Most Kiwis are familiar with the term 'Scarfies”, probably for all the wrong reasons.
The term refers of course to students of Otago University and is possibly one of endearment only to the students. The community around Dunedin's world-famous university brace themselves annually for the fresh intake of young people, most of whom will become part of the culture at Otago University.
It's this culture that has been given so much negative attention in the press and it's easy to see why; a lot of it is entrenched in a vortex of drinking and disorderly behaviour.
According to Aaron Thomson, director of Student Life, there are three main reasons for this. Firstly, 85% of students are not residents of Dunedin or New Zealand and therefore, have no connection to their new community. Secondly, students congregate in a small area known as “the ghetto” which is where all their housing is located. Thirdly, most students don't have a car so they consequently hang out together and drink.
Mr Thomson says that the majority of students miss out on visiting some amazing places in and around Dunedin because they get trapped in this unhealthy culture of the ghetto. He says, “Student life is different to what the university would have them be involved in.”
It is out of this malaise that the idea of the Scarfie Card was born. As part of his role on campus, Thomson delivers a presentation to the students about the problem of alcohol, but he can now also offer a solution.
Like playing cards, there are 52 Scarfie Cards in a deck which will be given to students, free of charge. Each card showcases the beauty of Dunedin, giving students ideas of places to explore or where they can go for adventure.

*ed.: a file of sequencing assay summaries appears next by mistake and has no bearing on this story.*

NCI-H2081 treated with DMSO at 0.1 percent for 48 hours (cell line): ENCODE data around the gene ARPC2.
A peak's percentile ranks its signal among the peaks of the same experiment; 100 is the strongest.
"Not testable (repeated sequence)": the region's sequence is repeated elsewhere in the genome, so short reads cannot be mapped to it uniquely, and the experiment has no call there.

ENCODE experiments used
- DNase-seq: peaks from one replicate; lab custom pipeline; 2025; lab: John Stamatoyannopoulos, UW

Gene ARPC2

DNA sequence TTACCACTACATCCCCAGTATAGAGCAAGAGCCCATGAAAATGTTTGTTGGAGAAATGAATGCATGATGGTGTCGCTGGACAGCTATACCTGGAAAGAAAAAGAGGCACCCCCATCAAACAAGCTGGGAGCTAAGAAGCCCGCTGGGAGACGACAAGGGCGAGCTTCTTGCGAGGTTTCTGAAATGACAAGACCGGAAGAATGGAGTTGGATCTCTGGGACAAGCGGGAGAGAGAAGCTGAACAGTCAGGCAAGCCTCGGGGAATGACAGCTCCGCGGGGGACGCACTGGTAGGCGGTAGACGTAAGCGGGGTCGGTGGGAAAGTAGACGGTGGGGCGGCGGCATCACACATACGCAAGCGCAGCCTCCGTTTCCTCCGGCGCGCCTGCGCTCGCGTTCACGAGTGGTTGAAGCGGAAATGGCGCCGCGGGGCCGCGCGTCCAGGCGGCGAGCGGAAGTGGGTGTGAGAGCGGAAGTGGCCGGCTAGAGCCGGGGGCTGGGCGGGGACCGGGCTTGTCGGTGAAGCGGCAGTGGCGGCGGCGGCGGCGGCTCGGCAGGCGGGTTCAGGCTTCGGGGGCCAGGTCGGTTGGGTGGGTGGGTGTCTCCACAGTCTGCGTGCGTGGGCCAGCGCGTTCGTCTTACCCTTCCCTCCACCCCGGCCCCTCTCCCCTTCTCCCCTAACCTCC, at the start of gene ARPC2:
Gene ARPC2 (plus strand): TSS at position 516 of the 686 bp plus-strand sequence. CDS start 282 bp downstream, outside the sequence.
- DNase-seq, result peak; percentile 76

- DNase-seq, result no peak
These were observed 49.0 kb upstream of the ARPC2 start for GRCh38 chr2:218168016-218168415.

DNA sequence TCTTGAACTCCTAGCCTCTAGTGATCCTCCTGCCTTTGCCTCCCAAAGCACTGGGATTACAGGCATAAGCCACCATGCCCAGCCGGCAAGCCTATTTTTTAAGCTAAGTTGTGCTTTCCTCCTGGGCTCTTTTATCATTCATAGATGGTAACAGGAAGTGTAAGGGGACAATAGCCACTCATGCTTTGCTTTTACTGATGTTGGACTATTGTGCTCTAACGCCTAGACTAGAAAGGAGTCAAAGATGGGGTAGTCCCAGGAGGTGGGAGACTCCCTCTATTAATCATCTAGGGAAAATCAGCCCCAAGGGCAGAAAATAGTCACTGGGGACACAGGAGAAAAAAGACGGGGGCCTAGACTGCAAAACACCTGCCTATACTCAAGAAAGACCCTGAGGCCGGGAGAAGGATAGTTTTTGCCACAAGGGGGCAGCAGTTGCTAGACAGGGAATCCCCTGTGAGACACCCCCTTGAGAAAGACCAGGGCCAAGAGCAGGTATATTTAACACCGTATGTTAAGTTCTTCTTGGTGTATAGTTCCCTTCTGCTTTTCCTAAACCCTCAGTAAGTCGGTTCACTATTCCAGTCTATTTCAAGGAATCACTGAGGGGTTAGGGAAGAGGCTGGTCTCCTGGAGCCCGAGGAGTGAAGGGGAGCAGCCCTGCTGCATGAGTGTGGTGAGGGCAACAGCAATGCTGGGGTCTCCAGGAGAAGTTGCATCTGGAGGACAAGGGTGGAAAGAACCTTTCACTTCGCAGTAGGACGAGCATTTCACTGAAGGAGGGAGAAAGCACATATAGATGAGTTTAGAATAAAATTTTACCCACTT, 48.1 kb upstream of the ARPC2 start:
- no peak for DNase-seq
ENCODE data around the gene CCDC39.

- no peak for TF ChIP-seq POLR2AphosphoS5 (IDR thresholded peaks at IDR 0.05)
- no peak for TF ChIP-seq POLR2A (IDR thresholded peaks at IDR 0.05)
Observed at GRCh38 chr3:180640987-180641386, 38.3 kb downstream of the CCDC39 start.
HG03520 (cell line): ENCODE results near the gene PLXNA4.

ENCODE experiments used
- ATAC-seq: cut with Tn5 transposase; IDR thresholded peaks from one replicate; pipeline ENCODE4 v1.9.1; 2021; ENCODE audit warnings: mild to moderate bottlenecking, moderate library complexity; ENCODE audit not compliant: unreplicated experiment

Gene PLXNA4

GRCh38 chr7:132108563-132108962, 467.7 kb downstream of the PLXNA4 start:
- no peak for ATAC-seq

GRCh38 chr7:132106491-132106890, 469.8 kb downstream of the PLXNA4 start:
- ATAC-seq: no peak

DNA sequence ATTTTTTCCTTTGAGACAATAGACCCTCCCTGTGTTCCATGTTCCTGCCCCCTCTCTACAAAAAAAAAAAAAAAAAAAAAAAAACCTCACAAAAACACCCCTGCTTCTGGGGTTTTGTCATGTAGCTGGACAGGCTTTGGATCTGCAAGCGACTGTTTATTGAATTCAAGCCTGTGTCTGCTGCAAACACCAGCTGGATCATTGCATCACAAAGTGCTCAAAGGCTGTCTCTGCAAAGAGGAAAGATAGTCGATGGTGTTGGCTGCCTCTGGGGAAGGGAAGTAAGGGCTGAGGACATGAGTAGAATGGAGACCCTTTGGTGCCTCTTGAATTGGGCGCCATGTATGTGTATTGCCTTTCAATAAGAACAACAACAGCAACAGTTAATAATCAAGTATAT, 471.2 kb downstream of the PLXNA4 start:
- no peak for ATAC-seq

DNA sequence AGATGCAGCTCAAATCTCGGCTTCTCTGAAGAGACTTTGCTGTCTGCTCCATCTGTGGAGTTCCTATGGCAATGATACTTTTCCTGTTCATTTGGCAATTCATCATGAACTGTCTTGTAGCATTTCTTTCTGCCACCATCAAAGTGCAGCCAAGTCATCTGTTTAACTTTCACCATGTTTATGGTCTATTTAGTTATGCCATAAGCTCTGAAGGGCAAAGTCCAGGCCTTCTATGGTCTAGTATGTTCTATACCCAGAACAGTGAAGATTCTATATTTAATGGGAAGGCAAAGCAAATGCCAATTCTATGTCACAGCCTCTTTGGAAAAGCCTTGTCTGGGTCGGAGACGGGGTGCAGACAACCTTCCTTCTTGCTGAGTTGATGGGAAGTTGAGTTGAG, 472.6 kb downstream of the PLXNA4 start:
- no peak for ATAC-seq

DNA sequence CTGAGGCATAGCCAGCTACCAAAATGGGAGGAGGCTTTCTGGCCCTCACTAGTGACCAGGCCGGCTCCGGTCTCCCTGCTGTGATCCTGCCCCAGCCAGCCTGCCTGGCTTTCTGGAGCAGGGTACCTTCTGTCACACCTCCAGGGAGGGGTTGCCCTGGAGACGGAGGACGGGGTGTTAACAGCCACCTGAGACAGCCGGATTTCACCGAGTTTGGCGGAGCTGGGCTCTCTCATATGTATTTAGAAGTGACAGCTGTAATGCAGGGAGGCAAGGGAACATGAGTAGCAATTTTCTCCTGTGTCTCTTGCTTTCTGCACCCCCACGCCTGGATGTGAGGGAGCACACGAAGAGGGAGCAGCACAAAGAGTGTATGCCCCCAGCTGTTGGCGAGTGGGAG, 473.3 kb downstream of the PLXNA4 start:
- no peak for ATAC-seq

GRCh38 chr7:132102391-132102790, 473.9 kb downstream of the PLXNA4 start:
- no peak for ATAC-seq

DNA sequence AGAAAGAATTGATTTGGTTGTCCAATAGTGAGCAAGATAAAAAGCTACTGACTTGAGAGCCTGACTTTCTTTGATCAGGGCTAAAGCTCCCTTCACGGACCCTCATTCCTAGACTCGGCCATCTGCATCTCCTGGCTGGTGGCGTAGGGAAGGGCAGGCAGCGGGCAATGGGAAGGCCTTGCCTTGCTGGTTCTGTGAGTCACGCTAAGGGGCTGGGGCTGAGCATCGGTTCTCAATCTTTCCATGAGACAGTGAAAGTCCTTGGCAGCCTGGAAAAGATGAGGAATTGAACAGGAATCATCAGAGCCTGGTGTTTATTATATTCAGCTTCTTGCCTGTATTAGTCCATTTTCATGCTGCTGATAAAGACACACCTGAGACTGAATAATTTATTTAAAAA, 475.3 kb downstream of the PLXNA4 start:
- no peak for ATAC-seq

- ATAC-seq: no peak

The scheme is managed through a website, www.scarfiecard.co.nz and attracts two groups of people; residents who have a list of things they need help with, and students who are looking for volunteering opportunities. The catch line of the website is “Volunteering Made Simple”.
The website is a platform to create a meaningful connection between the university's 22,000 students and the 100,000 residents. It's a partnership between Student Life, Otago University Students' Association and the Dunedin City Council. Students can choose online, the task they wish to be involved in and when they would like to carry it out. They build up points for the number of hours volunteered and these can be cashed in for rewards, like ski passes and concert tickets, provided by the sponsors.
Students also build an online profile which provides feedback on their work standards. This can then be included in their employment application giving students an edge when entering the very competitive job market.
Mr Thomson says, “The scheme aims to address the disconnect on several levels, including the reputation students have of smashing and demolishing the place. We need to facilitate the opportunity to create respect between scarfies and residents.” He adds that students are less likely to cause damage when they understand that this is the residents' “home turf.”
The scheme's pilot will be launched during the university's first ten weeks, commencing with Orientation, or O week and will not be promoted as an alternative to alcohol. Rather, it will be promoted as a way of connecting with locals. The pilot will involve 500 Castle Street residents and two residential colleges, partnering with Age Concern as well as the North East Valley Project, to provide tasks.
The Scarfie Cards initiative has been very well received by Otago University who is helping fund part of the scheme as they feel it helps provide a good message to potential students.